One of the joys of staying in a nice hotel is having access to things you don’t have at home, whether it’s spa treatments, fine dining or a swimming pool with comfortable lounge chairs. You expect to pay top dollar for the spa treatments and fine dining, but not the lounge chairs.
Well, it might be time to change that last expectation. Some luxury hotels are charging to rent pool recliners in much the same way they charge to rent parking spaces. One such hotel is the upscale Bellagio resort in Las Vegas, where you’ll have to pay $200 each for a poolside seat on the Friday of Labor Day weekend, The Wall Street Journal reported.
The less expensive Excalibur Hotel & Casino — which, like Bellagio, is owned by MGM Resorts — charges $125 for two chairs at its Spring pool. In addition to the chairs, you get a shady spot as well as a bucket of ice and cold water.
Vegas isn’t the only place you’ll have to pony up to enjoy a poolside chair. On Labor Day weekend, guests at the Sheraton Waikiki in Honolulu have to fork over $125 for a pair of reserved lounge chairs and an umbrella in the front row of the hotel’s infinity pool. Arizona’s largest resort, the JW Marriott Desert Ridge Resort & Spa in Phoenix, charges as much as $150 for each plush lounge chair on weekends this summer.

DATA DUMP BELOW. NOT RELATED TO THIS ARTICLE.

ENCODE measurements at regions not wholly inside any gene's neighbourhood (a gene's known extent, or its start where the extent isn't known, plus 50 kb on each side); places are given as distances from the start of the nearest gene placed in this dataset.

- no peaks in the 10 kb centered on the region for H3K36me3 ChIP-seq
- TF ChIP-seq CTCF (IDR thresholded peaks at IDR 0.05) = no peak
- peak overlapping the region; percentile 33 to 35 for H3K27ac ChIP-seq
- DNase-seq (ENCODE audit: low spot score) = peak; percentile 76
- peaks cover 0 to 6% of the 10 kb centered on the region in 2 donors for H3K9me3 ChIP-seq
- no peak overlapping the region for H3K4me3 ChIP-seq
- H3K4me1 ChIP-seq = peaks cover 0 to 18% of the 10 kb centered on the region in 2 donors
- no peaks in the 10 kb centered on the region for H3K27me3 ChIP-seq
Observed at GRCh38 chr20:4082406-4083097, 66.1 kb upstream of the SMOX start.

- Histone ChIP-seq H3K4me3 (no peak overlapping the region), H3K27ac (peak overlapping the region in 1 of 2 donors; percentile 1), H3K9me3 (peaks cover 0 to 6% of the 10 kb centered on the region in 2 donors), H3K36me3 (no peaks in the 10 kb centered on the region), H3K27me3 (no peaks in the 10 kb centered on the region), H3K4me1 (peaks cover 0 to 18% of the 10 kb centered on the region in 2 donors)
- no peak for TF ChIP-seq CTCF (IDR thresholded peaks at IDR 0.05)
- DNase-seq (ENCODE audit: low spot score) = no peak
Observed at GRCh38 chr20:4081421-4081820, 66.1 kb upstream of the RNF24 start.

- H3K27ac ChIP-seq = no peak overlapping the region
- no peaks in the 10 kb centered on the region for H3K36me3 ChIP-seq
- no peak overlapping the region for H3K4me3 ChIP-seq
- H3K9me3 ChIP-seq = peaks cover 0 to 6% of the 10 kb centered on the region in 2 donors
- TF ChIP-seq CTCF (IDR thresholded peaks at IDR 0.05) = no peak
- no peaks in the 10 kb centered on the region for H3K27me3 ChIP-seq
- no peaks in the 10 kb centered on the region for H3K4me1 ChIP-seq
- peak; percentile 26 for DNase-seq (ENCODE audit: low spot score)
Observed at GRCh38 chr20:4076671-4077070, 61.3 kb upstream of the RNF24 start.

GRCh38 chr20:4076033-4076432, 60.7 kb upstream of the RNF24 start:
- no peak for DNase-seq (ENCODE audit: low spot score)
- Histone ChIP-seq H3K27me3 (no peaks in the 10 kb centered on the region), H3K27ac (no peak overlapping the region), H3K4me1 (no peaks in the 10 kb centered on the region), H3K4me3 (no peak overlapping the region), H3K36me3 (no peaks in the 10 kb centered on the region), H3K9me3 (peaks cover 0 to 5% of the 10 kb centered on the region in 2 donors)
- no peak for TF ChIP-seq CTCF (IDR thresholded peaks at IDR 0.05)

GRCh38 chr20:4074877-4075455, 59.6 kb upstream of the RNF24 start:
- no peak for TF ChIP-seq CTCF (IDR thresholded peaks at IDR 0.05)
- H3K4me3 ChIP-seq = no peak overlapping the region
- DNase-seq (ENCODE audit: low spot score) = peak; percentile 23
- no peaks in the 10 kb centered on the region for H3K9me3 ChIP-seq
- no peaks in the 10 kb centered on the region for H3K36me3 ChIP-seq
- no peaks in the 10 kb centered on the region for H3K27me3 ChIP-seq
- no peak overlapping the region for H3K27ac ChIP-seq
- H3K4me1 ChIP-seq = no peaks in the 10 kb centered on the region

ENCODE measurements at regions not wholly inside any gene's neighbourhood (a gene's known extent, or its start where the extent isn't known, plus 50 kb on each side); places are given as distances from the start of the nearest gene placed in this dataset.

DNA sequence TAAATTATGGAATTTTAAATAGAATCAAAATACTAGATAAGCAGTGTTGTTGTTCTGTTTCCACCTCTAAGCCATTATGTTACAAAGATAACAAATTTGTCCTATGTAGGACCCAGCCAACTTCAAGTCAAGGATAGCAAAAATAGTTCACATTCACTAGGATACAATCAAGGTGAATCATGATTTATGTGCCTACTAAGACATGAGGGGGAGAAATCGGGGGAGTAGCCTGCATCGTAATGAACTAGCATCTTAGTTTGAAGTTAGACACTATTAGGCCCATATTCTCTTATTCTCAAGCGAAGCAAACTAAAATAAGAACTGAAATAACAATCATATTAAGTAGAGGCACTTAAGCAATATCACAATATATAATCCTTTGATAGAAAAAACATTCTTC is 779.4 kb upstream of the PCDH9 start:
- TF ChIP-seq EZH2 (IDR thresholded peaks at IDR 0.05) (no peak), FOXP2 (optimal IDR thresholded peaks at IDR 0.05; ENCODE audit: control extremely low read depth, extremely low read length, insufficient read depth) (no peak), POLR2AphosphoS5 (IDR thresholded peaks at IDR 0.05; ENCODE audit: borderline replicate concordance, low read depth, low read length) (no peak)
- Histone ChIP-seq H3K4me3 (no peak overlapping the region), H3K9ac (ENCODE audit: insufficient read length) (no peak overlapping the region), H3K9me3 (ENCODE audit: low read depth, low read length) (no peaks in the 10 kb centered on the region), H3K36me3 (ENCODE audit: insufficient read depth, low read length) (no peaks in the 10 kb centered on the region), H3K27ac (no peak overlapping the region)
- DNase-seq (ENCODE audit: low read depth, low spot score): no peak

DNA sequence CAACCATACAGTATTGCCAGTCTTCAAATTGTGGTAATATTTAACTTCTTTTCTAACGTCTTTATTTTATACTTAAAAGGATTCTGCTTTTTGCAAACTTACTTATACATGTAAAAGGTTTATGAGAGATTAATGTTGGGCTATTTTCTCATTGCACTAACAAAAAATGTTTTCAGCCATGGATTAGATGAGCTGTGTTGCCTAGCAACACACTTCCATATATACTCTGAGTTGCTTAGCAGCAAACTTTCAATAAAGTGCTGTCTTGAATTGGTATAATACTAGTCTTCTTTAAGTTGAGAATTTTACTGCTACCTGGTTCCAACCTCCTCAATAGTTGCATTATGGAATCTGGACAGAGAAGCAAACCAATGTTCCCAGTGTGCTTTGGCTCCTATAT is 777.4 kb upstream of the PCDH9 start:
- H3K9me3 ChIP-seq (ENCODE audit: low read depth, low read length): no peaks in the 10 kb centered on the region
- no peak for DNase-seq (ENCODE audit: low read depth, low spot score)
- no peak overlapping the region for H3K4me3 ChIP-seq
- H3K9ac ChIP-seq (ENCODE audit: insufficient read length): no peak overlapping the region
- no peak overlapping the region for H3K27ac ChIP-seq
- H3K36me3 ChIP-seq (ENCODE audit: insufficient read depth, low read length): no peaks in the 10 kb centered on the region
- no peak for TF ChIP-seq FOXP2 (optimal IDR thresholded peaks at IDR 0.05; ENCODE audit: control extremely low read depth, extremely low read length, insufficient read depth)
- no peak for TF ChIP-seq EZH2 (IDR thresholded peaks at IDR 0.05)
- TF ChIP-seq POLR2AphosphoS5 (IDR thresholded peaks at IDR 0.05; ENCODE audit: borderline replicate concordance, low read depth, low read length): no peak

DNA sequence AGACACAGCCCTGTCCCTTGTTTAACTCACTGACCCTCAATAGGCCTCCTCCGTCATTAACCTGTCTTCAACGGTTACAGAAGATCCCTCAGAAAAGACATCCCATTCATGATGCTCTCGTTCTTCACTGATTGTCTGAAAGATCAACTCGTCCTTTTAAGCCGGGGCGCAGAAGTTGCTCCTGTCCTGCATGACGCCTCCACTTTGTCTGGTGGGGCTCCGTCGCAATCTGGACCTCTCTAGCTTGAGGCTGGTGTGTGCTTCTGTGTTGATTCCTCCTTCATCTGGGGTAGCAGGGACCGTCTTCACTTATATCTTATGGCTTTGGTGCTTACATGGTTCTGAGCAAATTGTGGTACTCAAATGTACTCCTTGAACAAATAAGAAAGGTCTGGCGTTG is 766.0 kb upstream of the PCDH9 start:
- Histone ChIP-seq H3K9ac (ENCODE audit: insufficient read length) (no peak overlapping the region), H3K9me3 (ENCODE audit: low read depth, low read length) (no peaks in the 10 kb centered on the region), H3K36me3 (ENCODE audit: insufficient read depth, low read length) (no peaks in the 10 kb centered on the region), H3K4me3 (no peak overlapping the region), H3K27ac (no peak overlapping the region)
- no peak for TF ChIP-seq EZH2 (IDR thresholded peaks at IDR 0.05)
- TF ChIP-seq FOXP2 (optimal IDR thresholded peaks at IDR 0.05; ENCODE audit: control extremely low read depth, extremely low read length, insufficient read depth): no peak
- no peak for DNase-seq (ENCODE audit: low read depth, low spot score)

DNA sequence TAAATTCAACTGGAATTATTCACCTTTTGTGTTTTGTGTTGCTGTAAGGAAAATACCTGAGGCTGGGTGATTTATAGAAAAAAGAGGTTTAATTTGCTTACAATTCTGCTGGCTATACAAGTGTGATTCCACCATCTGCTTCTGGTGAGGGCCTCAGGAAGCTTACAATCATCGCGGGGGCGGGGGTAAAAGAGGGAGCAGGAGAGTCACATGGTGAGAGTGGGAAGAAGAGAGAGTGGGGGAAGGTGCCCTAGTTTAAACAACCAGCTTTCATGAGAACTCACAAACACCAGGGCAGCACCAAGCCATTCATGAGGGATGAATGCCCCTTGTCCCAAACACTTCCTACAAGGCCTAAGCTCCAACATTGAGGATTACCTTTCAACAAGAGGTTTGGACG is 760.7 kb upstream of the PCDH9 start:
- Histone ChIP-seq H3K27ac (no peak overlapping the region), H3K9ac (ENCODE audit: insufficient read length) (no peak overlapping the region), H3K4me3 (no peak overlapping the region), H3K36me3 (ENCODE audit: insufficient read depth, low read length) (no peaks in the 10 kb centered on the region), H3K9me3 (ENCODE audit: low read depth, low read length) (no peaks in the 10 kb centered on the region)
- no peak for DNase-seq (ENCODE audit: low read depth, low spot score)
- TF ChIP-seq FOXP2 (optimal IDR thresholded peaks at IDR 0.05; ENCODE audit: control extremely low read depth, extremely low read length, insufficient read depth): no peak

Charging to use pool chairs is being branded as just another luxury expense designed to provide convenience for guests willing to pay a little extra. The idea is to let guests avoid having to get up at the crack of down to lay claim to the best poolside seats.
“It’s exclusive and it’s reserved in advance and you can come down at your leisure,” James Anderson, director of sales and marketing for JW Marriott Desert Ridge, told the WSJ.
Although some luxury hotels charge for pool chairs, it’s still nowhere close to being standard in the industry. For example, fewer than 10% of JW Marriott’s 1,400 pool chairs are for rent. Even the priciest Vegas hotels don’t charge for all of their chairs, but only primo spots in the shade or by the pool.
“For those who might be more lax about where they sit by the pool, the won’t likely have to pay for these chairs,” Sarah Dandashy, a Los Angeles-based travel expert and author of “Hospitality From Within,” told Los Angeles magazine. “I do suspect as travel demands level out and crowds aren’t as chaotic, these fees might go away. Or if they do stay, hotels will offer some additional features with it, be it a premium bed, or that the fee goes towards a food and beverage spend.”
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